What to do when your child uses the F word

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I worry far too much about the damage I do to my daughter. Or maybe I don’t worry enough. Or maybe I worry in spite of the fact that the things I worry about won’t be the things she will spend her twenties (and thirties…maybe her fourties…even beyond?) carrying around with her and fighting to let go of and instead these will be some other thing I did to try to save her from myself. Or herself. Who knows? All I know is I want to protect her from it all.

An impossible task.

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Her father and I spend lots of time discussing the language we use with her and around her. After some training at work he became a huge advocate of mindset thinking and took from this that I should ban the word clever (something I say all the time) in favour of telling her that she succeeds because she tries hard. I can see the sense here. However, we then spent the weekend using this phase to a ridiculous degree in regards to any minor success she had. Even she started to look at us as though we were crazy. And in secret I still told her what a clever girl she was. I can’t help myself. I think she needs to know.

But what good does all our worry and concern do? She learnt all too quickly to speak of selfies and emails and characters in shows I have never sat down with her to watch. It’s a big, bad world out there and she’s been taking it all in.

And then she said something shocking.

“Look at Mummy’s fat tummy!”

Aside from being a little offended (ok, I was carrying a few post holiday pounds), I instantly began to worry. Where had she learnt that word? Does she know what it really means?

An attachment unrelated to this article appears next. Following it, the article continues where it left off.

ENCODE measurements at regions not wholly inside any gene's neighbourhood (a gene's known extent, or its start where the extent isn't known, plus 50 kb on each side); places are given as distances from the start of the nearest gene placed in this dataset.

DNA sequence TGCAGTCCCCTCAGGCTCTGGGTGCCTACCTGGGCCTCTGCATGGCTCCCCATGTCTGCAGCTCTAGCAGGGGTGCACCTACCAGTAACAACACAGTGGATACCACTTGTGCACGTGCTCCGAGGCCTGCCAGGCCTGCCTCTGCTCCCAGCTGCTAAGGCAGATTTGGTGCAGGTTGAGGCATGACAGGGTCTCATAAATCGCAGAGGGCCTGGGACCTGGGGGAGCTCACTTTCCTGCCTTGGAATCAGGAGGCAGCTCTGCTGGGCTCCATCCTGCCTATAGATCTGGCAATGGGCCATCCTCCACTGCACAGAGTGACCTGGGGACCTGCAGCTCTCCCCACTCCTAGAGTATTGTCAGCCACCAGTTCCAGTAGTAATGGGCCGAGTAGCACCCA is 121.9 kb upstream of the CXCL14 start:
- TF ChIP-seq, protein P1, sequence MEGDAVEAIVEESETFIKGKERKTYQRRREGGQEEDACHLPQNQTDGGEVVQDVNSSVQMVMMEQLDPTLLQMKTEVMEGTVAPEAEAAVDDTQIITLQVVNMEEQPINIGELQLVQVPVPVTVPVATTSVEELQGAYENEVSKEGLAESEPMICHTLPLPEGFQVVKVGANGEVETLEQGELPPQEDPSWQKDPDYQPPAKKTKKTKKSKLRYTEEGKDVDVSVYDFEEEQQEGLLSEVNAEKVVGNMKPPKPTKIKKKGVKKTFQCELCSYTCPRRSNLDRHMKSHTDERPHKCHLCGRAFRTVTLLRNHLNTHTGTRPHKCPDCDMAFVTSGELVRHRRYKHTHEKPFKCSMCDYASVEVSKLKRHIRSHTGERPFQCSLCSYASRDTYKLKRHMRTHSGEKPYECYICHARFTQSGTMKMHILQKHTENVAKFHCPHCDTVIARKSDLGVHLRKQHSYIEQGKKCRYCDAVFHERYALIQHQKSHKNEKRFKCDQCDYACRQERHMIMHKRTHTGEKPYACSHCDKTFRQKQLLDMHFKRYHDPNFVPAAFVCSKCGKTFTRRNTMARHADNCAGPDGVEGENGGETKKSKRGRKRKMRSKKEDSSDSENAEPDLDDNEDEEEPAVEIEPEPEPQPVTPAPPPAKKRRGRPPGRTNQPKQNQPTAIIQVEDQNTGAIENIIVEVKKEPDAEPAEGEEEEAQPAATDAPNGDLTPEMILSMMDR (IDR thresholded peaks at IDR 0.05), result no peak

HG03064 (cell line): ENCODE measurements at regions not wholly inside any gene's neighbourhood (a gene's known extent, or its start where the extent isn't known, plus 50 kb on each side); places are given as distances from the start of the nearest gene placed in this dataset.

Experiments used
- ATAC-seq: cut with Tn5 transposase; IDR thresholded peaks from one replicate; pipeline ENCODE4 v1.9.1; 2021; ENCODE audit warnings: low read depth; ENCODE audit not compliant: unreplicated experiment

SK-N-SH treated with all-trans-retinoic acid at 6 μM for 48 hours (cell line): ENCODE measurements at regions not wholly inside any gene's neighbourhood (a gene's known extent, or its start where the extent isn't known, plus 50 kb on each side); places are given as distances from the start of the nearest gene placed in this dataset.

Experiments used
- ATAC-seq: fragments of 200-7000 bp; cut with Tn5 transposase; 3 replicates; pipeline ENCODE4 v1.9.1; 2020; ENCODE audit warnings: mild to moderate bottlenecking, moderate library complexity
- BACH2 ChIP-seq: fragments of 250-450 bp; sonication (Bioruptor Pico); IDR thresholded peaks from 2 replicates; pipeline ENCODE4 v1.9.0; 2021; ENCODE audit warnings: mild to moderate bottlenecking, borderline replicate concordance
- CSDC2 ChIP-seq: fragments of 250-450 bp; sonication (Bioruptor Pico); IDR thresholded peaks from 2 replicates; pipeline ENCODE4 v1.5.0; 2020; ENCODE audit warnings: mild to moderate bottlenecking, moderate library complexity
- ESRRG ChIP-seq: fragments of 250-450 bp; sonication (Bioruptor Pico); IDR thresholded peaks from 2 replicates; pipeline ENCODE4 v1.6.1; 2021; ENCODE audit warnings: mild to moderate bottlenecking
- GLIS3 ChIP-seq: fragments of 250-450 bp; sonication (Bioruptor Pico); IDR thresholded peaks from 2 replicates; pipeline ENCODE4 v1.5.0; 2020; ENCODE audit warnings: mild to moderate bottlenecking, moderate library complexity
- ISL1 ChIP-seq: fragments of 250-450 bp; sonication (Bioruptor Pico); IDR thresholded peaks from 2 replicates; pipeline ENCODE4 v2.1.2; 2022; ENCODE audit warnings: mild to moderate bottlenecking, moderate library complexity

Since becoming a mother, and in turn a feminist, I have worked hard (and evidently failed) to discuss people in regards to their value as a person rather than their external appearance. I have spent a lot of time (and money!) working on my own sense of self worth so I can be a positive role model as my daughter grows up.

I have VERY strong feelings about this particular F word.

Sadly, I know my partner does too.

And I know that knowing the word in itself is not the terrible thing. Being the person I am, upon hearing this I then ran my mind though the books I read with her; Fat Cat (a story about a large cat nobody realised is about to give birth) was the first title I came to before I’d even got to character names, traits, themes,messages or the other places I thought this word might be hiding.

Now you may think I am paranoid (and you are right, I am), but there was something in the way she said it that told me she knew that this word had the power to hurt. My mind raced and I pictured decades of scars. This was then reinforced when, whilst having a tantrum, she called her father fat too.

And this is why I worry.

Despite my care and concern about the words I use, she has picked up on something greater. She has seen the power and fear of this word elsewhere. Our bathroom scales. My sidewards glances into shop windows. And what else has she learnt whilst watching me ‘get ready’ each morning?

I can’t save her from the words, they are out there. She doesn’t even need to search.

But can I give her the tools, the thinking, to fight the fear when everything else suggests it is a battle that can’t be won?

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4 thoughts on “What to do when your child uses the F word

  1. You really can’t win this battle, Rebecca. When your daughter will go to the kindergarten she’ll come home and speak like a longshoreman – at least this is what happened with mine. But I’m sure that she’ll have the tools to use her word skills properly :-).

  2. It sure sounds like you have a very compassionate and intuitive spirit to pick up on such a delicate thing! I applaud you and your husband for doing what so many don’t even bother to do: just pay attention. Just listen and care and be there and do your best. In the end, your beautiful daughter will feel that love and she’ll know she has everything she needs – love to the moon and back. 🙂

    Great thought provoking post!

    Blessings and light ~ Allison

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